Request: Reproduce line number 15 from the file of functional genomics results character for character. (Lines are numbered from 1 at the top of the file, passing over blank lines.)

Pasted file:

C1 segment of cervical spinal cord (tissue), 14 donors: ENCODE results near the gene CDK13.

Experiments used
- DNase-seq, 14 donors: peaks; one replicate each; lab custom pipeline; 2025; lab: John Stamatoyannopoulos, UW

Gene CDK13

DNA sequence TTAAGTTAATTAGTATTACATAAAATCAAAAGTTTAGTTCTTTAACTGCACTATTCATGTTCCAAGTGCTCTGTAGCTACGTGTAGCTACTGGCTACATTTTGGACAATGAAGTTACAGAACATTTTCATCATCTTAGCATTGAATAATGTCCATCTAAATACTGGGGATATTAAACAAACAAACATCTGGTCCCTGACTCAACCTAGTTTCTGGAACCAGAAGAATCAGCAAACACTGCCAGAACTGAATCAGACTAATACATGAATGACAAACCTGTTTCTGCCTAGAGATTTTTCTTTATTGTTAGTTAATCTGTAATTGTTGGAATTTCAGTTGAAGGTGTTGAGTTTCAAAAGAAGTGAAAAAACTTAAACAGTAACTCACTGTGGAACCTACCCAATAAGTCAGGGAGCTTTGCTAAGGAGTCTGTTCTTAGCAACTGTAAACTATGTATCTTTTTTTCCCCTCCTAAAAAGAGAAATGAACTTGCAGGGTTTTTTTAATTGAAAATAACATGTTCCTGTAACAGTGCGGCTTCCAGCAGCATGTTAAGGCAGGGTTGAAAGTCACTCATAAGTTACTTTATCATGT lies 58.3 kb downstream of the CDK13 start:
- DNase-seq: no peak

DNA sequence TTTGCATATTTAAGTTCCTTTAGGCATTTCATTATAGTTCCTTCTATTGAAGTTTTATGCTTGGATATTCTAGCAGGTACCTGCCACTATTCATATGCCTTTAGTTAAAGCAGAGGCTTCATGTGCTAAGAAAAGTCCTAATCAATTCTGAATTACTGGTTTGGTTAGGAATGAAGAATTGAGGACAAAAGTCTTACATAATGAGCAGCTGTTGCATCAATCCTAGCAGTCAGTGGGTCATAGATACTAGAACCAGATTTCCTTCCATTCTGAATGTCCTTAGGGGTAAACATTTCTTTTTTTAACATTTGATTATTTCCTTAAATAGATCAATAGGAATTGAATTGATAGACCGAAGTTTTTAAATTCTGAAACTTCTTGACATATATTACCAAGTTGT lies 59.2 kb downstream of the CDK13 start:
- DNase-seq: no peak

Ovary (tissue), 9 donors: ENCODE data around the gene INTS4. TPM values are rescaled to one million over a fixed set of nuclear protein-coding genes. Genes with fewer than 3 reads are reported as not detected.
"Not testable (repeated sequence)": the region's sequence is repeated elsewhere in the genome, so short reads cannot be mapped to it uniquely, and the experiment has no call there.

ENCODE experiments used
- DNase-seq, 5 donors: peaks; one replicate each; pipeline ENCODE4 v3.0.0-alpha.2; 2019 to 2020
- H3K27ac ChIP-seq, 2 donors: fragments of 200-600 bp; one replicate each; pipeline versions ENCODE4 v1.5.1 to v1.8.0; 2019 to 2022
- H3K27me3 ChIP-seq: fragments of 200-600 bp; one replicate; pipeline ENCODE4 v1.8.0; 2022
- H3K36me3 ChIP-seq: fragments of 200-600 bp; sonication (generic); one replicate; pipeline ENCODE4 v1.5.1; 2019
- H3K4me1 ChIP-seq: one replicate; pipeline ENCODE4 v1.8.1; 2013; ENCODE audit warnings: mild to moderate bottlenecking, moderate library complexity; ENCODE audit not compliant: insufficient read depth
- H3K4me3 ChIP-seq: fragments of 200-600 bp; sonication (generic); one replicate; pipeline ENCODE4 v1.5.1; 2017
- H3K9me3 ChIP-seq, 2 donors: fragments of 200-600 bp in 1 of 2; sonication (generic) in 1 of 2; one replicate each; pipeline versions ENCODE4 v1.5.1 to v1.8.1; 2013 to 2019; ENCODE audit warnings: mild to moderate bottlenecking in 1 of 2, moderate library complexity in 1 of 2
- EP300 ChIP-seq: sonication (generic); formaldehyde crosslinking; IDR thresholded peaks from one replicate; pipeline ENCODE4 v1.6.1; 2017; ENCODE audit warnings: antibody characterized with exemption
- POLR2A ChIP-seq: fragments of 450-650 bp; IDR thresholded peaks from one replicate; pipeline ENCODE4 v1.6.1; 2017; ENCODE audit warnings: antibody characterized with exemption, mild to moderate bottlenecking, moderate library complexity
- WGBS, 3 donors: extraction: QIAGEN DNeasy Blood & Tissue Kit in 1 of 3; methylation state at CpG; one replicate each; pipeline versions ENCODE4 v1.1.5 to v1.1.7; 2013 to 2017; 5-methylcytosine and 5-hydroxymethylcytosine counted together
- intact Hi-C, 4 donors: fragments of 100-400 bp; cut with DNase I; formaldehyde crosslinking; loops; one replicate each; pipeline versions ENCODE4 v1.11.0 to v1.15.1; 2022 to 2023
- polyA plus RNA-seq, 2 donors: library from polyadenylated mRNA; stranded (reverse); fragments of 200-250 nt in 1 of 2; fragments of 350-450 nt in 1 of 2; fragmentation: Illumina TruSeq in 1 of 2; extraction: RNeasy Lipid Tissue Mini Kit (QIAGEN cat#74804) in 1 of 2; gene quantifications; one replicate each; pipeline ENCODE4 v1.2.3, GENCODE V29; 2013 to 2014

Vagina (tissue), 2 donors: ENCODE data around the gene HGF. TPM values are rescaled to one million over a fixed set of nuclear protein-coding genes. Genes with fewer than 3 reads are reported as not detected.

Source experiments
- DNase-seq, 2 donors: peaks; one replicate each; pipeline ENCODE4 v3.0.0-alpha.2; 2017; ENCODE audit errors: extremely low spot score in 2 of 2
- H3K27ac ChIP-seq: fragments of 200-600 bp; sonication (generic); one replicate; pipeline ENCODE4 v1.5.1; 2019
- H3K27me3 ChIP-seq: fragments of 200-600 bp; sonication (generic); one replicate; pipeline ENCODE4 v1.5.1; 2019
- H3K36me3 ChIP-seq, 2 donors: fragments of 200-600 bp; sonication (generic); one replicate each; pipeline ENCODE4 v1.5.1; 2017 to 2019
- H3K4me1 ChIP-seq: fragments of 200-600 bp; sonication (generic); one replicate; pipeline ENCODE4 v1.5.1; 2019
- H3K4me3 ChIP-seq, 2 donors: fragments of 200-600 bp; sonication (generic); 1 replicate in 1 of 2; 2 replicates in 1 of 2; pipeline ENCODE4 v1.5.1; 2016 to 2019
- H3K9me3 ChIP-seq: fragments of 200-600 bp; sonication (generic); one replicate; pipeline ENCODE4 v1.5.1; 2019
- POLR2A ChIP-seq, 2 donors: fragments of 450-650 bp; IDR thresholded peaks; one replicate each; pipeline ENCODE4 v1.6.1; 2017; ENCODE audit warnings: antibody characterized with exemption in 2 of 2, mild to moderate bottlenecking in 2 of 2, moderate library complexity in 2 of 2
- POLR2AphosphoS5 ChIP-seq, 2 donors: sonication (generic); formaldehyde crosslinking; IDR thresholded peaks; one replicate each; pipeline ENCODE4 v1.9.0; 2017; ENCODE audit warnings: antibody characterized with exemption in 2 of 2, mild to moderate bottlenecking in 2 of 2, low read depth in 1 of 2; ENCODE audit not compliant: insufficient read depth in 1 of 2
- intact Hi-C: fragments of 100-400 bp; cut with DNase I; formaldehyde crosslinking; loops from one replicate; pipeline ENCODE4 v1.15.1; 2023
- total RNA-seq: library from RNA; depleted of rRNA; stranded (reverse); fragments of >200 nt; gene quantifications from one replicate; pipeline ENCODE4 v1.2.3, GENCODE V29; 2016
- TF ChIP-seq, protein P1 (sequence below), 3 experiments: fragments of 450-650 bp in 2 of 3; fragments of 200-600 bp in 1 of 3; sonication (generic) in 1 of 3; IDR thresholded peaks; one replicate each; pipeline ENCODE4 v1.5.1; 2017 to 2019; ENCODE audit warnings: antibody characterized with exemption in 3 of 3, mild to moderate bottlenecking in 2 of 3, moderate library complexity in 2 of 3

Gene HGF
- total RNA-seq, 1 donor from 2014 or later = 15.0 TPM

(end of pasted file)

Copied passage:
- H3K36me3 ChIP-seq: fragments of 200-600 bp; sonication (generic); one replicate; pipeline ENCODE4 v1.5.1; 2019